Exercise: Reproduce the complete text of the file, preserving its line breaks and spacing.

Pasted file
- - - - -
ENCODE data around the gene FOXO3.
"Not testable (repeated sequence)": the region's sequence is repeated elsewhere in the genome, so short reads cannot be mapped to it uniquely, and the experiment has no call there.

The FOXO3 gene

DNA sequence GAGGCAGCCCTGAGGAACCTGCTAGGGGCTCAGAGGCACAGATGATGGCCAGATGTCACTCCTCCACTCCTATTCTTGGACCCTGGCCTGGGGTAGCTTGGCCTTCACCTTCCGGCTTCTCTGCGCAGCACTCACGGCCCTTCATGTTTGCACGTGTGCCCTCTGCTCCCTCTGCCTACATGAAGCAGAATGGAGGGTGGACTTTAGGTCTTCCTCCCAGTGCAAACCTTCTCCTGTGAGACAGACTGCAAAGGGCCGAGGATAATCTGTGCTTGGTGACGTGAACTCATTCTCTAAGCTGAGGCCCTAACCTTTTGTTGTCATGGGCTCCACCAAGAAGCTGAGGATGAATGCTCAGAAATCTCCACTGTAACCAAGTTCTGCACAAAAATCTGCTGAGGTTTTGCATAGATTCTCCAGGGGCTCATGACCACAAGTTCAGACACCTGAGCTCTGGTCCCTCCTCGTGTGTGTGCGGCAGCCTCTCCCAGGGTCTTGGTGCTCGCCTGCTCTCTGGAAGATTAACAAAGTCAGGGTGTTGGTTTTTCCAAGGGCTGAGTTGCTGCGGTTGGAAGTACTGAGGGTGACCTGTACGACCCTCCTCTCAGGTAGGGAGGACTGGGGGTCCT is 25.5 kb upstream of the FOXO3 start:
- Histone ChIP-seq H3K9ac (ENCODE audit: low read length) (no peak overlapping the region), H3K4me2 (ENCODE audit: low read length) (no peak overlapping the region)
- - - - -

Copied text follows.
ENCODE data around the gene FOXO3.
"Not testable (repeated sequence)": the region's sequence is repeated elsewhere in the genome, so short reads cannot be mapped to it uniquely, and the experiment has no call there.

The FOXO3 gene

DNA sequence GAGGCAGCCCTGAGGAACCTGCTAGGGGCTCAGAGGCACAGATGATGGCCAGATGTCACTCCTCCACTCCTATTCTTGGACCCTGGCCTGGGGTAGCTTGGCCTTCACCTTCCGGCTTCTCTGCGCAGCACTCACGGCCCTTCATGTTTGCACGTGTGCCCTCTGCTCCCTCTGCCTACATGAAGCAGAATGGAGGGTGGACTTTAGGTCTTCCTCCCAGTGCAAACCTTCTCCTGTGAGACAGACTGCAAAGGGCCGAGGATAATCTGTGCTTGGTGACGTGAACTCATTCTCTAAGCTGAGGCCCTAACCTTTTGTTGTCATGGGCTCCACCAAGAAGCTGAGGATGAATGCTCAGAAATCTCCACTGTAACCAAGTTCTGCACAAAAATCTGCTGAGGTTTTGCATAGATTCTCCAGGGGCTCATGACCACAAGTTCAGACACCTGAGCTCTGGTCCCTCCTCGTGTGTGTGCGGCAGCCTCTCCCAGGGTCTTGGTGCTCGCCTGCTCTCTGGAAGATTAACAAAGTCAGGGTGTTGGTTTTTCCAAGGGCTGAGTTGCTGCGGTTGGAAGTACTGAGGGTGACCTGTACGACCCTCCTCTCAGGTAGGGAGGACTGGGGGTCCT is 25.5 kb upstream of the FOXO3 start:
- Histone ChIP-seq H3K9ac (ENCODE audit: low read length) (no peak overlapping the region), H3K4me2 (ENCODE audit: low read length) (no peak overlapping the region)